2017 U.S. Tech Experience Index Study: Non-Premium Vehicles Provide Same Tech Experience as Premium Vehicles
Unfamiliarity with certain technological features—or an imperfect understanding of how to use them—may account for some expressions of dissatisfaction with new-vehicle technology. That’s a possibility suggested by a recently released study by J.D. Power. The J.D. Power 2017 U.S. Tech Experience Index (TXI) StudySM suggests that a degree of “lost value” exists among new-vehicle owners because most of them don’t completely understand and use all available vehicle technology.
The study, now in its second year, measures drivers’ experiences, usage, and interaction with 35 driver-centric vehicle technologies at 90 days of ownership. The study provides subscribers with an understanding of opportunities for minimizing the gap between driver experience and execution. The major technology categories analyzed in the study include entertainment and connectivity; comfort and convenience; driving assistance; collision protection; navigation; and smartphone mirroring.
Satisfaction is very low among owners who tried a feature but no longer use it. The primary reason owners give for not using features is that they don’t need them. The highest rate of occurrence among owners who tried a feature but no longer use it is in-vehicle mobile router (10%). Generally, these owners agree that the feature lacks value.
Collision-Protection Systems Achieve Highest Marks
As in the 2016 study, the highest overall satisfaction this year is for collision-protection systems, with an index score of 787. High marks also go to the blind-spot warning and the reversing camera/warning system (8.61 and 8.56, respectively, on a 10-point scale). Owners are least satisfied with their navigation system (714).
Basic interactions—those that owners are likely to use every time they drive, such as cluster information, HVAC, seats, phone and entertainment controls—decline in satisfaction by 83 points among owners who experienced a “difficult to use or understand” issue, compared to those who didn’t.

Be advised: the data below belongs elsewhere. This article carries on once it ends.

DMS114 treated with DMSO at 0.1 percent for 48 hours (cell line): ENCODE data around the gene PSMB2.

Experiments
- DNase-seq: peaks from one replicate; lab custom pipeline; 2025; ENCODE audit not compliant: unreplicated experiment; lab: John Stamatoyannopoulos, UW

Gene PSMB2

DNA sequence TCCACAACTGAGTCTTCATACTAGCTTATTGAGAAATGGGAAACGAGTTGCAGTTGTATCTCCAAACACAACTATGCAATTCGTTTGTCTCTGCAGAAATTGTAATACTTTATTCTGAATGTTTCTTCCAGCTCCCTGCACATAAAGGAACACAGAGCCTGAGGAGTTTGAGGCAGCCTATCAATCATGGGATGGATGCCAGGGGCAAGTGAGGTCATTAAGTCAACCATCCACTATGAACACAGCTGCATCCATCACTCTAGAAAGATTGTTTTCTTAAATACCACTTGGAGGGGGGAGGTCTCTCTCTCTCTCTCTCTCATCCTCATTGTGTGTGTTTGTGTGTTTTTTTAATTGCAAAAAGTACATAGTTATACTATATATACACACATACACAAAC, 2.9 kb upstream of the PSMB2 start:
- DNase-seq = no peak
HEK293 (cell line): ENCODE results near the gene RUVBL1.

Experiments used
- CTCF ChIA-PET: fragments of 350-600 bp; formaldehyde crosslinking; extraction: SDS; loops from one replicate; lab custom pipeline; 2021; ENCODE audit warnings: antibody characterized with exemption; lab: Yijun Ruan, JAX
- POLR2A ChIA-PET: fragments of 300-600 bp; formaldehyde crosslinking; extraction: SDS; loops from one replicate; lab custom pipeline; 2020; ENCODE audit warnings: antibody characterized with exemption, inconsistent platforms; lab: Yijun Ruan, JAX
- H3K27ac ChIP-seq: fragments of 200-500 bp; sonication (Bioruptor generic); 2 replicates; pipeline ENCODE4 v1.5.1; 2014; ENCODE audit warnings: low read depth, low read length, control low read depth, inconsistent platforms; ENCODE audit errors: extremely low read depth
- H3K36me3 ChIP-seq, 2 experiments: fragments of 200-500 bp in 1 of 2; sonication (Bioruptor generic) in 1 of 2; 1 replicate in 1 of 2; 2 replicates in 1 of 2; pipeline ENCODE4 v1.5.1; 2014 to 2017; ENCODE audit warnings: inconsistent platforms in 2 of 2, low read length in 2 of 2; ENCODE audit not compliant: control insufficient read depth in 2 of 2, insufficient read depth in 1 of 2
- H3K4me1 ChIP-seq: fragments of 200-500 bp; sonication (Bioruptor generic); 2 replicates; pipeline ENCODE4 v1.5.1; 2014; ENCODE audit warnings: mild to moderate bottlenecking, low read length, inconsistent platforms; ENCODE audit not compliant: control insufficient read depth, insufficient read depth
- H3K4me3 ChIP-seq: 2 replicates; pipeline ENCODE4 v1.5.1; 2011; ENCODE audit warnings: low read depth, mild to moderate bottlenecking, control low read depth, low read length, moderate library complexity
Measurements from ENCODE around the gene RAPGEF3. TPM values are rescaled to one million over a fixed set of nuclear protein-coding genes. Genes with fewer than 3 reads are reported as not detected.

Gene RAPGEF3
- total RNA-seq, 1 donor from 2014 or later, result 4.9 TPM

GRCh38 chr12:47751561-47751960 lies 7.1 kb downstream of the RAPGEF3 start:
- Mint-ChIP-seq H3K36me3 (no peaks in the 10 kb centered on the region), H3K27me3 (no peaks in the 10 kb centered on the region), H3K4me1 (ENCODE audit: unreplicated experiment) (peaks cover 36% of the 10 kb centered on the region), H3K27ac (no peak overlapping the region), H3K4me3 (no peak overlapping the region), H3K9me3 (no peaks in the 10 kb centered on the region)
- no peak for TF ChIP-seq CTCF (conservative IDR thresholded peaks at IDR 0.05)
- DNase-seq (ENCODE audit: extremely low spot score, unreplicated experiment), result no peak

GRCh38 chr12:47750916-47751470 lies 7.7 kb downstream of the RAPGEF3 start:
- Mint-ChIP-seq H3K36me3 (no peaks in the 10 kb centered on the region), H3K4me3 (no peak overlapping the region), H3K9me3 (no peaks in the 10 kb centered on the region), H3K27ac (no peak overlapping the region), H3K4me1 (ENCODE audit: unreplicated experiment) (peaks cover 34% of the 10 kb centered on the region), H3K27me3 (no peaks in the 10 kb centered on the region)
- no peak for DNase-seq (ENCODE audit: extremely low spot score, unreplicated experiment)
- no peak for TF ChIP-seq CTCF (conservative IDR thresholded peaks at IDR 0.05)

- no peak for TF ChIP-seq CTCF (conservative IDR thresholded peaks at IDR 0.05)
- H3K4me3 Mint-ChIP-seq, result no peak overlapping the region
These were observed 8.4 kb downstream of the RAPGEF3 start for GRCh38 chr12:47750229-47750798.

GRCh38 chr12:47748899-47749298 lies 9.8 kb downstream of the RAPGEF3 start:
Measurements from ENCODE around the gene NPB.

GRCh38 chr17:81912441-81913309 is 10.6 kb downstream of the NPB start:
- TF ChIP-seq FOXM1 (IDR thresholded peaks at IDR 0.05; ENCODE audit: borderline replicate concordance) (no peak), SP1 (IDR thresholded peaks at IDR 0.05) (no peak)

For every technology measured in the study, satisfaction is higher when owners learn to operate that technology from their dealer, as opposed to a non-dealer source. However, sales satisfaction generally begins to decline after 25 minutes of interaction with a dealer, which indicates that dealers should consider in advance which technologies they should allocate their time to explaining.
Owners often have specific ideas of how a technology should operate—for example, having a frequently entered address listed first, on a navigation system.
“Owners are drawing parallels between their understanding of current vehicle technology and the trust they must likely place in autonomous vehicle technology in the future,” Kolodge said. “There’s a big gap right now. If someone can’t understand how to set their vehicle’s adaptive cruise control, they will certainly doubt their ability to operate an autonomous vehicle.”
The Chevrolet Camaro ranks highest in the Midsize segment for a second consecutive year. Also ranking highest in their respective segments are the Kia Niro (Small); Audi A3 (Small Premium); Hyundai Elantra (Compact); Lincoln MKC (Compact Premium); Audi Q7 (Midsize Premium); and Chevrolet Tahoe (Large).
Based on the study, J.D. Power offers the following consumer tips:
- When choosing a vehicle, look over the optional features carefully, and ask the dealer to explain any you don’t understand.
- Ask yourself, “Realistically, will I use this feature?”
- Test optional features during the test drive if they’re present.
About the Study
The 2017 Tech Experience Index (TXI) Study is based on a survey of more than 19,500 vehicle owners and lessees. Awards are based solely on responses from the 14,900 owners who purchased or leased a new 2017 model-year vehicle in the previous 90 days that is an all-new or redesigned model within the past three years. J.D. Power fielded the study from February through July 2017.